Eating This Meal Twice A Week Might Increase Your Odds Of Skin Cancer

In partnership with The Fresh Toast

A new study found links between skin cancer and a food traditionally thought of as healthy.

While many people consider fish to be a healthy meal option, a new study shows that it can actually increase the odds of skin cancer.

The study, published in the journal Cancer Causes & Control, examined data on nearly 500,000 adults with an average age of 62. Researchers highlighted details of participants’ fish consumption habits, indicating how they ate it and how often, and compared them with their frequency of melanoma cases over a period of 15 years.

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Photo courtesy of Frankie Frankeny

A breakdown of results showed a link between fish intake and melanoma. People who consumed the most fish had 22% more cases of malignant melanoma than those who didn’t consume fish at all.

“Our findings have identified an association that requires further investigation,” said Eunyoung Cho, the study’s author. “We speculate that our findings could possibly be attributed to contaminants in fish, such as polychlorinated biphenyls, dioxins, arsenic, and mercury.”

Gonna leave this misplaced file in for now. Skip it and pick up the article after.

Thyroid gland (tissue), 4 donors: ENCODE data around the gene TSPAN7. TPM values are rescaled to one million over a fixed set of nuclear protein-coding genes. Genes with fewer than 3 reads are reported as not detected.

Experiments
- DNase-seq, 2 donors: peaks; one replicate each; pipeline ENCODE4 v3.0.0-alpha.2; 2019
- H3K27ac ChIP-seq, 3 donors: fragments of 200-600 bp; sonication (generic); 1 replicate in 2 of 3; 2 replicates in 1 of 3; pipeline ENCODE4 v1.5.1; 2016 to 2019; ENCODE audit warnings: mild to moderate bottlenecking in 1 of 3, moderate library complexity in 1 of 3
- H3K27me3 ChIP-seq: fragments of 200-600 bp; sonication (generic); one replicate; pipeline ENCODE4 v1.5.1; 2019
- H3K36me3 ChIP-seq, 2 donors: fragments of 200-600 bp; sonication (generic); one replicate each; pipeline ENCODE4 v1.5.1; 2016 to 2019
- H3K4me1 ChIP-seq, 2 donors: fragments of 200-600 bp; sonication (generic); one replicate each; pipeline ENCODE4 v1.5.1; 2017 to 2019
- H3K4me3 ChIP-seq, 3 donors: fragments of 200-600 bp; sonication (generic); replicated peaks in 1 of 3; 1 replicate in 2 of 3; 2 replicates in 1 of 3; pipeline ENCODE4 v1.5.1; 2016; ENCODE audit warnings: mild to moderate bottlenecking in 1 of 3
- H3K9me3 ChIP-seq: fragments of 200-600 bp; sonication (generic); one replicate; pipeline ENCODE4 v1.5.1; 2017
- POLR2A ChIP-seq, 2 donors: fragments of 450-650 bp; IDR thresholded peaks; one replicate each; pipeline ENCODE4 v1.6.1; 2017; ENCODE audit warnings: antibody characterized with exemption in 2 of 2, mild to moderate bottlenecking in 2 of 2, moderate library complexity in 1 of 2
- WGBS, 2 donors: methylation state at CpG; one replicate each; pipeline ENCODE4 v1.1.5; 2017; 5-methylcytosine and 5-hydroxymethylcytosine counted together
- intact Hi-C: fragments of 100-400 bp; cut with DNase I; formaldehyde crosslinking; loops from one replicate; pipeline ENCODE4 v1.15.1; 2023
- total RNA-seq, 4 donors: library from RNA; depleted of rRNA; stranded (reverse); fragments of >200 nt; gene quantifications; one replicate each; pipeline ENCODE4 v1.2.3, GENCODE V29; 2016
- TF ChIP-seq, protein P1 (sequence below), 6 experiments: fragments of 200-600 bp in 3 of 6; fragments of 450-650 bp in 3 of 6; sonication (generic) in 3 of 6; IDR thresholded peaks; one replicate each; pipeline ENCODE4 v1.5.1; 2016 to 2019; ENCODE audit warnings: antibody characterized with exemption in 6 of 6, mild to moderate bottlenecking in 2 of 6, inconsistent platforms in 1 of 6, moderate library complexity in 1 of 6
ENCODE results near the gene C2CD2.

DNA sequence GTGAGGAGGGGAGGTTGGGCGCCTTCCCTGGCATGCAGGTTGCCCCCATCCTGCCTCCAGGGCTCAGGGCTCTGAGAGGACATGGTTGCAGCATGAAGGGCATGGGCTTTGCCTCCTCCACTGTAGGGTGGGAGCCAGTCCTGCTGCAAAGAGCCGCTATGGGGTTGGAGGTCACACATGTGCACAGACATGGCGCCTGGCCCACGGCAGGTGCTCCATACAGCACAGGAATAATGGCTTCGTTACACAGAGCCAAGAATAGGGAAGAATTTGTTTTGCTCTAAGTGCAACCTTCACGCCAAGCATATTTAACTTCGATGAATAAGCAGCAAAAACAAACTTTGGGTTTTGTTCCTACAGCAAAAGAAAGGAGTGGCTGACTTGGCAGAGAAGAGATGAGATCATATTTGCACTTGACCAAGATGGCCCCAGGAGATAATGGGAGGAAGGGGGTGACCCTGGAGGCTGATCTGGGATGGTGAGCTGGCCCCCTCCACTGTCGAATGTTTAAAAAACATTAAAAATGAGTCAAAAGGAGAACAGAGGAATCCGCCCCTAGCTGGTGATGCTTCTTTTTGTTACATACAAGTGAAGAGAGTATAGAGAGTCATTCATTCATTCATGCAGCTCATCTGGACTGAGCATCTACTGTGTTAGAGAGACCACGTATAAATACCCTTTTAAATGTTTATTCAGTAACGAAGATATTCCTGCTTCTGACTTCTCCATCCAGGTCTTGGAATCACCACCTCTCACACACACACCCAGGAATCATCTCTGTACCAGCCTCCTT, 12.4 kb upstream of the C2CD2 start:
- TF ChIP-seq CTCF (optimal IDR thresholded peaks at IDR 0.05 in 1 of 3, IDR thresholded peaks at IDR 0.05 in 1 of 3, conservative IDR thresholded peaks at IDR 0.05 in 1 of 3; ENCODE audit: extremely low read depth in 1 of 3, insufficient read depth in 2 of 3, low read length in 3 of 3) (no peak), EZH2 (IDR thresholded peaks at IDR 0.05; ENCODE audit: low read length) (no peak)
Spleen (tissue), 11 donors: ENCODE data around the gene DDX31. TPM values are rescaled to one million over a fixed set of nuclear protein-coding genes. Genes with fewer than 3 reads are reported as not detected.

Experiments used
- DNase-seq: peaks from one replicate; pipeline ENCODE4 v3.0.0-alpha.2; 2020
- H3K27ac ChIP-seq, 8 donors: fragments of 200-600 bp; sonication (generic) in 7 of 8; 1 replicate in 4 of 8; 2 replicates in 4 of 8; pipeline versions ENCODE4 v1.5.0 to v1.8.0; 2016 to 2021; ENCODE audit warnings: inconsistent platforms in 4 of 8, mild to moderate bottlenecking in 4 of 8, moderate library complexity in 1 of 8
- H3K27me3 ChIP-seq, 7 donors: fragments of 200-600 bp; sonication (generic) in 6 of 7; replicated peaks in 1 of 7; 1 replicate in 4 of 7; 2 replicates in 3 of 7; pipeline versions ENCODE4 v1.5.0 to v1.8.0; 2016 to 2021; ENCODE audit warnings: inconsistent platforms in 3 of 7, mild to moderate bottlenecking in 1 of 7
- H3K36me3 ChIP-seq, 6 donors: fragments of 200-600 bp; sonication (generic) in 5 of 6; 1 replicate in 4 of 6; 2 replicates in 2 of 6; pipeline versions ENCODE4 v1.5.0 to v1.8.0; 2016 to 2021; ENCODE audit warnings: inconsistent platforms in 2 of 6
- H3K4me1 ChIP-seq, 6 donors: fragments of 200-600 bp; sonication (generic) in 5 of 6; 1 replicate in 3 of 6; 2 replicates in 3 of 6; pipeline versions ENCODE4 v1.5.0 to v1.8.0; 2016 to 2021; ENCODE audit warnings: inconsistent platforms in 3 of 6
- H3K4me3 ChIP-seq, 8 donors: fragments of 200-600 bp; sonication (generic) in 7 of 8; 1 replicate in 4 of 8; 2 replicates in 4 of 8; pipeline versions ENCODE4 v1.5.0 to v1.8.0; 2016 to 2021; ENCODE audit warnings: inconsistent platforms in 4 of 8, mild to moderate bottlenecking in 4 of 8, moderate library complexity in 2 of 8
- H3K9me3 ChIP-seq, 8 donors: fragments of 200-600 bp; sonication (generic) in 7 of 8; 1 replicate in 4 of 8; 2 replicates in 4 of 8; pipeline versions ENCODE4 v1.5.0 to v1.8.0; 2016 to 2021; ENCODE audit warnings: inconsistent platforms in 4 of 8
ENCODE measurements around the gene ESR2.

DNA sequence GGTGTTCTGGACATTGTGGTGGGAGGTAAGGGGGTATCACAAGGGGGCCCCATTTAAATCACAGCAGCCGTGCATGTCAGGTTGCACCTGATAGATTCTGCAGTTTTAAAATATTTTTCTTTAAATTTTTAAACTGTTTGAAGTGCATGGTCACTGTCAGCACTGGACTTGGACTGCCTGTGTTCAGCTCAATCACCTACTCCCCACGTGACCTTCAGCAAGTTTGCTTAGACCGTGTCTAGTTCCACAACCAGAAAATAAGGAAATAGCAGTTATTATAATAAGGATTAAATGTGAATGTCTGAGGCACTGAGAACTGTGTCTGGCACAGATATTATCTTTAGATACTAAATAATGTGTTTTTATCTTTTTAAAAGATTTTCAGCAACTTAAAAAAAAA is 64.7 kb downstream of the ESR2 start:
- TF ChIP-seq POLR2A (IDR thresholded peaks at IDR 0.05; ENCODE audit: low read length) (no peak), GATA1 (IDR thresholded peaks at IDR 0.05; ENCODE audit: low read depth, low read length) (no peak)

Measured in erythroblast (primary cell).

Previous studies have found links between fish consumption and cancer, with researchers theorizing that fish exposes people to harmful elements. Still, researchers don’t fully understand the link and say that the study isn’t sufficient for choosing to quit fish.

The New York Times explains that while there are connections between different types of food and cancers, these tend to fade when the results are looked at as a whole. “Don’t get overwhelmed by this incomplete data that is yet to be proven,” said Dr. Sancy Leachman, director of the Melanoma Research Program at Oregon Health & Science University. “Hold on to the tried and true things: Eat well, sleep well, exercise well, all in the moderation. That gives you the most resilience you can possibly have against any kind of disease, including cancer.”

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When it comes to melanoma, it’s very important to protect the skin from sun exposure and UV rays, having the best benefits if started from a young age. Experts recommend keeping an eye on new marks and spots.

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